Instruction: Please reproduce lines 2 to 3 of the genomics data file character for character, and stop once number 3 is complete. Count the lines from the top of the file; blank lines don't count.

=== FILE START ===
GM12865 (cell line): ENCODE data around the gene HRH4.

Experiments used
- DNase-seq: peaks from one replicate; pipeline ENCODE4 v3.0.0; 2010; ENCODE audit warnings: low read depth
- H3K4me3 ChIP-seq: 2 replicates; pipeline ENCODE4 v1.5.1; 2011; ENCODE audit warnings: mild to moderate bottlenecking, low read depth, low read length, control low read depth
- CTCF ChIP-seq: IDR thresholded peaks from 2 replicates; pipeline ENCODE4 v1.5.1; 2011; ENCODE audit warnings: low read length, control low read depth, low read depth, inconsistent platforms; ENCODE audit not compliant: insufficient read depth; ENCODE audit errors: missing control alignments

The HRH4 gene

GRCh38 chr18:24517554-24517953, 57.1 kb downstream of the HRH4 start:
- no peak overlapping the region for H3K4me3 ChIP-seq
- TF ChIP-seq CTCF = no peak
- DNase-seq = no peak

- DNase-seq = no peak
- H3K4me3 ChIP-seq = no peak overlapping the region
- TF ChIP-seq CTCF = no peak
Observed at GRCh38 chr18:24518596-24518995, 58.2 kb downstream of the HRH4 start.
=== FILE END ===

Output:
Experiments used
- DNase-seq: peaks from one replicate; pipeline ENCODE4 v3.0.0; 2010; ENCODE audit warnings: low read depth